Tuesday, March 4, 2008

Who You Gonna Call?

No one gets off the stage in Los Angeles thinking they're unprepared. They've got what they believe to be a good idea and a bag full of money. And they've done research! They've asked a friend if they know anyone in Hollywood. The friend has a friend who went to school with a kid that does something in the film industry, maybe even cartoons. The guy with the idea talks to the guy who does something involving the cartoon industry and offers him a bag full of money attached to an offer he can't refuse. (I have this horrible idea that this is really the way films are made! ) This particular story has a happy ending, however. The guy they contact actually does do something in the cartoon industry; he does voices for cartoons. He also knows he's in over his head but figures he's a quick study. He calls a friend who does voice directing and the two of them conspire to do something smart; they call someone they know who they have worked for before, liked working with and can trust. They call the Mad Animation Prophet.

Now, interested readers, I have been here before. I have been contacted by people who claim to have money and a good idea. They usually have only part of a bad idea and no money. They want you to do all the work, pay you no money and, if they are really good, get you to cover the cost of artists to develop drawings they also never pay for. It comes to nothing except sadder and wiser artists. The first meeting started well. There was the career professionals I had worked with, a live action producer, with heavy-weight credits, representing the board of directors and the two creator/producers. The creators were excited because they had a good idea they just didn't know what to do with. The voice talent were excited too, probably over the creators', supposed, bag of money. The live action producer seemed confused. What did he know about animation?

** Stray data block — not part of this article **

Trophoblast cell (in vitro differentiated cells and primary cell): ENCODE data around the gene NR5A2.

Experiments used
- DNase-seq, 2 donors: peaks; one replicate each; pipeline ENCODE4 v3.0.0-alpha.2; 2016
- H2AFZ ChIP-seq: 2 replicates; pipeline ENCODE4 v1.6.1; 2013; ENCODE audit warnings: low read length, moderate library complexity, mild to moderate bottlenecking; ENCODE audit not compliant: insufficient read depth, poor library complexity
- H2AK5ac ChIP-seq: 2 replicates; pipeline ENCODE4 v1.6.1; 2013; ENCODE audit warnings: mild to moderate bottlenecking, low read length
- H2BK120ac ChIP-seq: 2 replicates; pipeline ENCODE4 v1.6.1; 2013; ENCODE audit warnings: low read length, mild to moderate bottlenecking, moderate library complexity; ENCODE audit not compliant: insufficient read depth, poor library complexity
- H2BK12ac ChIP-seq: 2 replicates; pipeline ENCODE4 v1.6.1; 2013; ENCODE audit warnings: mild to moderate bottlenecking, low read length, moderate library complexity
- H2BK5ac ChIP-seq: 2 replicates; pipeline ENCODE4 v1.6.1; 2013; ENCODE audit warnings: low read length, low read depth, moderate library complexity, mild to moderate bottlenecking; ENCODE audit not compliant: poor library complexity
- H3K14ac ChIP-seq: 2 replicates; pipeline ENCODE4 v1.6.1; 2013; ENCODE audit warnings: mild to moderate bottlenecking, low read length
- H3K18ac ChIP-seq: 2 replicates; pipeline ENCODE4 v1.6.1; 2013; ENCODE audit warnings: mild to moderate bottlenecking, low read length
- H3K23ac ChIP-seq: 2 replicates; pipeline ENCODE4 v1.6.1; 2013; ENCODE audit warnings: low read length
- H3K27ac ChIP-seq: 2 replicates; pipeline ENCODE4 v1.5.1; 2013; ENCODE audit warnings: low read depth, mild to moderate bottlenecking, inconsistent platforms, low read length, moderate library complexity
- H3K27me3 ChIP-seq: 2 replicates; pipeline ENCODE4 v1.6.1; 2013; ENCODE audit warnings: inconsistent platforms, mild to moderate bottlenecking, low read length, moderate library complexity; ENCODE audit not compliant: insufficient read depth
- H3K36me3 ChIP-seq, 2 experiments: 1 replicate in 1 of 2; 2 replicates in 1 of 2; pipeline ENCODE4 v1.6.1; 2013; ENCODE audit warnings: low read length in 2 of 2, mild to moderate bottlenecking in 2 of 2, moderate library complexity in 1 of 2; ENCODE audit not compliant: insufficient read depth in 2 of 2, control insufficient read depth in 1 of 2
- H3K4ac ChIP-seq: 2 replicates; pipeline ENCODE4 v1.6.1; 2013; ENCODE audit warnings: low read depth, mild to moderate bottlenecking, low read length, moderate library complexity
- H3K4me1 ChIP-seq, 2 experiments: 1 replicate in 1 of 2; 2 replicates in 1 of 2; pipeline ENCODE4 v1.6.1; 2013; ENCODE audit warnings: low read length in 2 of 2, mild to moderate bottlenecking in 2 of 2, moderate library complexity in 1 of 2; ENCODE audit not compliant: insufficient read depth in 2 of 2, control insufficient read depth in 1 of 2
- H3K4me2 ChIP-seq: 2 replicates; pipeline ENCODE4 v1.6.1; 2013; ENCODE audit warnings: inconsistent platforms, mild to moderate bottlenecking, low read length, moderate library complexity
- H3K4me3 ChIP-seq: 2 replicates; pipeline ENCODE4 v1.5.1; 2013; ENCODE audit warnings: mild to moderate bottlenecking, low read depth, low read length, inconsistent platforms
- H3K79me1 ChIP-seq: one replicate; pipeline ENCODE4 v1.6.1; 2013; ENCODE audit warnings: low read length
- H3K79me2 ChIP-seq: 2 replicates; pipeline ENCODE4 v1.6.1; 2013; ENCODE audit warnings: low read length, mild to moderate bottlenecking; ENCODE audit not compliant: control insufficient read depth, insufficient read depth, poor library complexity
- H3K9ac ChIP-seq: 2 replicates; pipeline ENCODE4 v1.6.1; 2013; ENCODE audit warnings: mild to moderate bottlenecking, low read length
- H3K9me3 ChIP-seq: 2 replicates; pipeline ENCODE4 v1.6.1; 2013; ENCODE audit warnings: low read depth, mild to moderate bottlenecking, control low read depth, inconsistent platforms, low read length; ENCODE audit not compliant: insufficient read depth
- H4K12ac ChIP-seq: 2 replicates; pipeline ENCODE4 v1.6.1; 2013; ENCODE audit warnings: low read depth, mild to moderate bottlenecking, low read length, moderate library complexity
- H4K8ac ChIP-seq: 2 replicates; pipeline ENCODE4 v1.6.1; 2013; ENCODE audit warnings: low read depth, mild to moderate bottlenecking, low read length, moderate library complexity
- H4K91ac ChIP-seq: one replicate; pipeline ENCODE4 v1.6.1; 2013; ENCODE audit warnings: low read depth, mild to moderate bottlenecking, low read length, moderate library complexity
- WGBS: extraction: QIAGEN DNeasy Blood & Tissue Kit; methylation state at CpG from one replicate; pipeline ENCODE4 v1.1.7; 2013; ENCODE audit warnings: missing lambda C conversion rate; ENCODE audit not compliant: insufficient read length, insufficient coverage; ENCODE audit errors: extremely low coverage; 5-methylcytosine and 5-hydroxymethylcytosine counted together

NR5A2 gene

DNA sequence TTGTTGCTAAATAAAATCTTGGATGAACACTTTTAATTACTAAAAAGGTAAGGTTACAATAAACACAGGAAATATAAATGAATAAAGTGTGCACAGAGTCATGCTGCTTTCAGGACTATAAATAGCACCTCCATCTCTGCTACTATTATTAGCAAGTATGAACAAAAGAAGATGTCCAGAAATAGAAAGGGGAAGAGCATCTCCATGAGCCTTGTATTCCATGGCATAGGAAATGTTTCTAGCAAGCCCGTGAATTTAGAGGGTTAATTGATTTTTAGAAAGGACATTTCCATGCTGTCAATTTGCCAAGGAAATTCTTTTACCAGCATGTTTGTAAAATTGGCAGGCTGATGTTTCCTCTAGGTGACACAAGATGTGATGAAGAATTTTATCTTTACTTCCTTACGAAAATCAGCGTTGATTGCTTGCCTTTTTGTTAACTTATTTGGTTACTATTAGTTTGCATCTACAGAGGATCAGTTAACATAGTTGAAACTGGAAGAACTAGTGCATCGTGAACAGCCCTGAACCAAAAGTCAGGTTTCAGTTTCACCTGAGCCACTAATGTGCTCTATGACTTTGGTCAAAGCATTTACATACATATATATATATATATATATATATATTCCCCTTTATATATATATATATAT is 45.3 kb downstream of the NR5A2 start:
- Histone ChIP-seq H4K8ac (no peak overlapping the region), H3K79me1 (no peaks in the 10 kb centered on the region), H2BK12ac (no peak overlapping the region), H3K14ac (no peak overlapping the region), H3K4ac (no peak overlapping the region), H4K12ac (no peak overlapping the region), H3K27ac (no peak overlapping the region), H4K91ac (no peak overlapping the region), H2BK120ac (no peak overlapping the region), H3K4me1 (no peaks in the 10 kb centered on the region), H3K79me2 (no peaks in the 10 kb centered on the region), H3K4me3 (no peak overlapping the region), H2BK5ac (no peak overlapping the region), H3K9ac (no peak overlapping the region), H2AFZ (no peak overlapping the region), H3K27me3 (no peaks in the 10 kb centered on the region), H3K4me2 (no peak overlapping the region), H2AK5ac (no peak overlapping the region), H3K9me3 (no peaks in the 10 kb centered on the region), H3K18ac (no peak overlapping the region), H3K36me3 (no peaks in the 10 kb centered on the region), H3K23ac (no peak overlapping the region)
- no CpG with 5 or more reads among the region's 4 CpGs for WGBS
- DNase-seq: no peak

The Mad Animation Prophet was skeptical. Yet I was hopeful because the room reeked of sincerity. The creators did have a good idea. They wanted to do good. They had an idea to start a national program teaching children and family safety funded by altruistic corporations who would use the program to advertise their own participation. The representatives of this program would be adorable cartoon animal characters who showed the kids at home how they can keep themselves and their family safe. The purpose of the project was to create these marketable characters and introduce them via a free animated film the investing corporations would finance. Best of all, they already had the money! Wow. Could this be true? This deal had everything: professionals I knew, a famous live-action producer I trusted, a project that that will actually help kids and two sincere creators with a bag of money! I was convinced. I agreed to make their film but what did they want exactly? Fortunately, the creators had already produced a short film that spotlighted their characters and the information they wanted to highlight. All I needed to do was make a more "commercial" version of the idea. Then they showed me the film. My blood turned to ice! It was like discovering a hostile tribe's presence at a water hole AFTER you've unpacked your mule.

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